Jenůfa – opera in three Acts to a libretto by the composer, based on the play Její pastorkyña (‘Her step-daughter’) by Gabriela Preissová [concert performance sung in Czech with English surtitles]
Jenůfa – Agneta Eichenholz
Kostelnička – Katarina Karnéus
Laca – Aleš Briscein
Števa – Nicky Spence
Grandmother Buryjovka – Carole Wilson
Foreman/Mayor – Jan Martiník
Mayor’s Wife – Hanna Hipp
Karolka – Evelin Novak
Herdswoman/Barena – Claire Barnett-Jones
Jano – Erika Baikoff
London Symphony Chorus
London Symphony Orchestra
Sir Simon Rattle
Reviewed by: Peter Reed
Reviewed: 14 January, 2024
Venue: Barbican, London
The memory of the LSO with its then music director Simon Rattle in concert performances of Kát’a Kabanová last year, separated by Covid from The Cunning Little Vixen in 2019, still looms large (and the recording is due for release in February on the LSO Live label), and this year’s Janáček opera Jenůfa is in the same league. Let’s hope that the LSO and its (now) Conductor Emeritus move on to the other Janáček operas – he plays to Rattle’s and the LSO’s strengths.
With orchestra and chorus members crammed on stage, the cast was noticeably restricted but still seemed only lightly attached to their scores, the four leads in particular. It also had the effect of heightening the opera’s claustrophobic nineteenth-century Czech village setting, with its extended, dysfunctional family of step- and half-siblings and relations, offering a narrow-minded background of violence, jealousy and greed barely contained by equally limiting religious propriety. In its homeland the opera is still known by the original play’s title, translated as ‘Her step-daughter’ – that is, the Kostelnička’s (the unnamed sacristan who looks after the village church) step-daughter Jenůfa – which is more faithful to the opera’s double-act of the stern and righteous Kostelnička, an unassailable moral force who takes her love and ambitions for Jenůfa to wicked extremes when she drowns the latter’s illegitimate child, but the roles of victim and redeemer are miraculously reversed, something that Rattle and his forces communicated with devastating results.
The Swedish soprano Agneta Eichenholz (replacing Asmik Grigorian) rather undersold Jenůfa’s terrible anxiety over her pregnancy, which opens the opera, beautifully established by the orchestra’s neutral opening of the mill-wheel carelessly turning, but voice and character bloomed with spontaneity and depth as Act One moved on to the confrontations with feckless Števa, the father of her unborn child, and his half-brother Laca, who loves her without hope. Eichenholz came into her own in Act Two, singing her prayer to the Virgin Mary – how I wish that Janáček had completed this lovely Salve Regina – as a wonderful glow of vulnerability and faith, and responding to her step-mother’s lie about the death of the newborn child with unforced innocence and acceptance. This was Katarina Karnéus’s great moment as the now fatally compromised Kostelnička. Karnéus may not have that shredding wail in her voice that so completely expresses the role’s diminishing control, but it was quite something to witness her crumbling composure. I’ve often wondered if Britten knew this opera – the close of Janáček’s Act Two bears similarities to Billy Budd’s death-sentence music.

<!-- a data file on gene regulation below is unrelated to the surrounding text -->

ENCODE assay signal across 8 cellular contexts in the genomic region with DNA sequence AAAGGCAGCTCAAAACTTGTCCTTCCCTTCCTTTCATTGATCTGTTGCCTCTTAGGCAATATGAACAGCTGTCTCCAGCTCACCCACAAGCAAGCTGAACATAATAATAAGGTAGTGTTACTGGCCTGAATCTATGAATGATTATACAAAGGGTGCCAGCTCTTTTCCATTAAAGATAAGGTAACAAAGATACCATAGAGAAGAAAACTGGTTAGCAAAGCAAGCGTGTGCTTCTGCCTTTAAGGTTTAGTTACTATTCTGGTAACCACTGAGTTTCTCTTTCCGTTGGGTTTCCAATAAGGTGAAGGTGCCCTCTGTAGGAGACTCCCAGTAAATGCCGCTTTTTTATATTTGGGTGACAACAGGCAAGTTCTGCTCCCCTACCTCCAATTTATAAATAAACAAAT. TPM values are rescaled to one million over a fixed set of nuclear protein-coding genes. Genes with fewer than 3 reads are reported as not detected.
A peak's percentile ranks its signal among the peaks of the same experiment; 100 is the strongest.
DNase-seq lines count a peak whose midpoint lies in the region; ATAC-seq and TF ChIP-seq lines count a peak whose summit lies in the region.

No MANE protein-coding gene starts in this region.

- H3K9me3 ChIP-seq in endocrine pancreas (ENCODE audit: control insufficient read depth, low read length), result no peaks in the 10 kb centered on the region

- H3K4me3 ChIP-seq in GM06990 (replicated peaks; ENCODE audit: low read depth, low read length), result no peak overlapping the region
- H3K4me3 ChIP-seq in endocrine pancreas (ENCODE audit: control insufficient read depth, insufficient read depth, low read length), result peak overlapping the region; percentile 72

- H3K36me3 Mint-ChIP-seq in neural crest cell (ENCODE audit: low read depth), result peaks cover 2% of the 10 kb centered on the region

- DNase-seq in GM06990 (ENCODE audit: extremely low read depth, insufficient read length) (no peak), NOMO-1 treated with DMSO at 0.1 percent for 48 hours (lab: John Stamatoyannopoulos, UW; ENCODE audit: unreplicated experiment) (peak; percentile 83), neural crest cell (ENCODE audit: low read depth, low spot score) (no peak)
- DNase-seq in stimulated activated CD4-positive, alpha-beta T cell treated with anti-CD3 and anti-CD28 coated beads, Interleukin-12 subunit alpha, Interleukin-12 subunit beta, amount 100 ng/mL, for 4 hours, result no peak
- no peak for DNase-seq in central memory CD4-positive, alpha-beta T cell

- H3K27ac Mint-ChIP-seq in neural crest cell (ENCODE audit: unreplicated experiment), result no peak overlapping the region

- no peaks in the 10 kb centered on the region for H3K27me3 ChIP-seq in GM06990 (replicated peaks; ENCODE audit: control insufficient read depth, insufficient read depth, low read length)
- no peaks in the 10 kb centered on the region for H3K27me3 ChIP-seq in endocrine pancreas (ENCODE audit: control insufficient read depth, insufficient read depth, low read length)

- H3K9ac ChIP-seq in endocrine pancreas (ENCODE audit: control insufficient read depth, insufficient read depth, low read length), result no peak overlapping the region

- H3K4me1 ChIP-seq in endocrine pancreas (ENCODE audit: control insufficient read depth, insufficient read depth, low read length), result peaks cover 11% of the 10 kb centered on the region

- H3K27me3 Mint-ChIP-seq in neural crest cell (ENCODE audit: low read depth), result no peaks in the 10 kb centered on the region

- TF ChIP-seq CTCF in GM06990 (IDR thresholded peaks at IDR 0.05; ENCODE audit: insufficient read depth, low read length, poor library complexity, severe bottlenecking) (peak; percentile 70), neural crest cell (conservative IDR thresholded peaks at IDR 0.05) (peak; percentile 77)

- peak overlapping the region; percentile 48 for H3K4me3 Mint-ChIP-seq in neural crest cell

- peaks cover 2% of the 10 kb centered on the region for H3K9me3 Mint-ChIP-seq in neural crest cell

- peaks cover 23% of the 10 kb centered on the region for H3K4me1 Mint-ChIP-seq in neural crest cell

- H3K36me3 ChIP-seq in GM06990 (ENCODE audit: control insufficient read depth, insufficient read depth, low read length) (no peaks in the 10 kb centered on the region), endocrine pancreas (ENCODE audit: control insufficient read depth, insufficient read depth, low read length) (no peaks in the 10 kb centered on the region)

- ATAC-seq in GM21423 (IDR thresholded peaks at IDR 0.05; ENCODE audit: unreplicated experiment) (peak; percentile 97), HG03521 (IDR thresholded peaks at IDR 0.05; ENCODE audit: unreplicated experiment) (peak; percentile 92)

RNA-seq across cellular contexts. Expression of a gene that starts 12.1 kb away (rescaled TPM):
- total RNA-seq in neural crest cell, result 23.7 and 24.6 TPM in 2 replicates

The tenors Nicky Spence (Števa) and Aleš Briscein (Laca) have long distinguished themselves in both step-brother roles. Spence’s drunken Števa was a stunningly sung and astutely acted display of brainless male aggression, and his wretched abandonment of Jenůfa in Act Two was pitch-perfect. Briscein made Laca’s disfigurement of Jenůfa at the end of Act One dismayingly credible, and his top voice rose gloriously to the occasion in Laca and Jenůfa’s redemptive triumph.
The smaller roles were all strongly sung – a touching Grandmother Buryjovka from Carole Wilson, a thrilling Jano from Erika Baikov neatly setting up Jenůfa’s generosity of spirit, a formidably self-satisfied Mayor’s family from Jan Martinik, Hanna Hipp and Evelin Novak (as spoilt daughter Karolka, who luckily escapes Števa’s predatory ambitions), and a characterful and charming Barena from Claire Barnett-Jones. Released from the pit, the LSO sounded more rather more luxurious than astringent in Janáček’s brilliantly realised score, but it and Rattle delivered the music with unswerving devotion and there were notable, idiomatic contributions from the LSO’s new leader Benjamin Gilmore. This too will be released on LSO Live.